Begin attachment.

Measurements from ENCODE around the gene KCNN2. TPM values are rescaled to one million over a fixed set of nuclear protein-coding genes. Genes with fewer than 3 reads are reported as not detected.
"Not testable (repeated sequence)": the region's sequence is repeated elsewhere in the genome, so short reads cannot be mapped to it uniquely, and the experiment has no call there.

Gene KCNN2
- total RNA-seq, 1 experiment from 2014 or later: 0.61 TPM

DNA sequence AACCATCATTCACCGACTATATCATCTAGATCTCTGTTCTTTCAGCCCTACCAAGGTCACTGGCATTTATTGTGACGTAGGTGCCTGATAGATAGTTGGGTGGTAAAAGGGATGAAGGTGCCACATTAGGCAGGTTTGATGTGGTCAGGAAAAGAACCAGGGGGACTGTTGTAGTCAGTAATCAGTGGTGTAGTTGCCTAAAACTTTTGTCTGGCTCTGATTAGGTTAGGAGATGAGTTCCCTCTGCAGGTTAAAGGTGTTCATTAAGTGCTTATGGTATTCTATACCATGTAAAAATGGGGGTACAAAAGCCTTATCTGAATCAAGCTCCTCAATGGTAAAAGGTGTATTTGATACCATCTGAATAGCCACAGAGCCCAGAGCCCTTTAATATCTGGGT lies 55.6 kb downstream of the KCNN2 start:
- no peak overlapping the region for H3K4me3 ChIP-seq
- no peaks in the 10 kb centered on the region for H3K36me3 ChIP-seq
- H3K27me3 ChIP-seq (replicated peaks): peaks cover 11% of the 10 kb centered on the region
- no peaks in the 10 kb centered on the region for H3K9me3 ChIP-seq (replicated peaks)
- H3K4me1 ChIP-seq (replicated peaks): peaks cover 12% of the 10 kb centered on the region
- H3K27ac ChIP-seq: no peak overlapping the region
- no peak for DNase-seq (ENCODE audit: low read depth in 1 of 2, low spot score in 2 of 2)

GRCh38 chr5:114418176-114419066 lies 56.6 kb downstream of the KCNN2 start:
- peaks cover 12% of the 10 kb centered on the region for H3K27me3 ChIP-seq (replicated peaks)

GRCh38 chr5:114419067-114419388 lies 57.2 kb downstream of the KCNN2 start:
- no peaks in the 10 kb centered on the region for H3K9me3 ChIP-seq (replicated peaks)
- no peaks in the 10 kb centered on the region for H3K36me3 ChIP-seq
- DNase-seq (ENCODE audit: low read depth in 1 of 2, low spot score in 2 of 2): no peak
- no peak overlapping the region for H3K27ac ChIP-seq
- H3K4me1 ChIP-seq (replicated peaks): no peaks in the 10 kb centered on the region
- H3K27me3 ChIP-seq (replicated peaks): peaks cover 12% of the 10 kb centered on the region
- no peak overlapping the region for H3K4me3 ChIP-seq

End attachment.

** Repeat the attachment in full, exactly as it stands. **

Measurements from ENCODE around the gene KCNN2. TPM values are rescaled to one million over a fixed set of nuclear protein-coding genes. Genes with fewer than 3 reads are reported as not detected.
"Not testable (repeated sequence)": the region's sequence is repeated elsewhere in the genome, so short reads cannot be mapped to it uniquely, and the experiment has no call there.

Gene KCNN2
- total RNA-seq, 1 experiment from 2014 or later: 0.61 TPM

DNA sequence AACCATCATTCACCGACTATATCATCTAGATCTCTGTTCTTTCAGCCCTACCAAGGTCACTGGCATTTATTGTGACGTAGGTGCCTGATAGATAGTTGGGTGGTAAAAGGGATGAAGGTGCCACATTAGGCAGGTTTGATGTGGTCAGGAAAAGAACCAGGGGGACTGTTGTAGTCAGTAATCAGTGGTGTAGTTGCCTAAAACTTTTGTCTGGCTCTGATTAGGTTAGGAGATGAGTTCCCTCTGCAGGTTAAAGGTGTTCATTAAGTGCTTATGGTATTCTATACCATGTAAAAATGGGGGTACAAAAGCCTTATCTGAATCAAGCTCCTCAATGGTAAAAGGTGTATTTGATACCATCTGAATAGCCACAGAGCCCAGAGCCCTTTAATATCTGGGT lies 55.6 kb downstream of the KCNN2 start:
- no peak overlapping the region for H3K4me3 ChIP-seq
- no peaks in the 10 kb centered on the region for H3K36me3 ChIP-seq
- H3K27me3 ChIP-seq (replicated peaks): peaks cover 11% of the 10 kb centered on the region
- no peaks in the 10 kb centered on the region for H3K9me3 ChIP-seq (replicated peaks)
- H3K4me1 ChIP-seq (replicated peaks): peaks cover 12% of the 10 kb centered on the region
- H3K27ac ChIP-seq: no peak overlapping the region
- no peak for DNase-seq (ENCODE audit: low read depth in 1 of 2, low spot score in 2 of 2)

GRCh38 chr5:114418176-114419066 lies 56.6 kb downstream of the KCNN2 start:
- peaks cover 12% of the 10 kb centered on the region for H3K27me3 ChIP-seq (replicated peaks)

GRCh38 chr5:114419067-114419388 lies 57.2 kb downstream of the KCNN2 start:
- no peaks in the 10 kb centered on the region for H3K9me3 ChIP-seq (replicated peaks)
- no peaks in the 10 kb centered on the region for H3K36me3 ChIP-seq
- DNase-seq (ENCODE audit: low read depth in 1 of 2, low spot score in 2 of 2): no peak
- no peak overlapping the region for H3K27ac ChIP-seq
- H3K4me1 ChIP-seq (replicated peaks): no peaks in the 10 kb centered on the region
- H3K27me3 ChIP-seq (replicated peaks): peaks cover 12% of the 10 kb centered on the region
- no peak overlapping the region for H3K4me3 ChIP-seq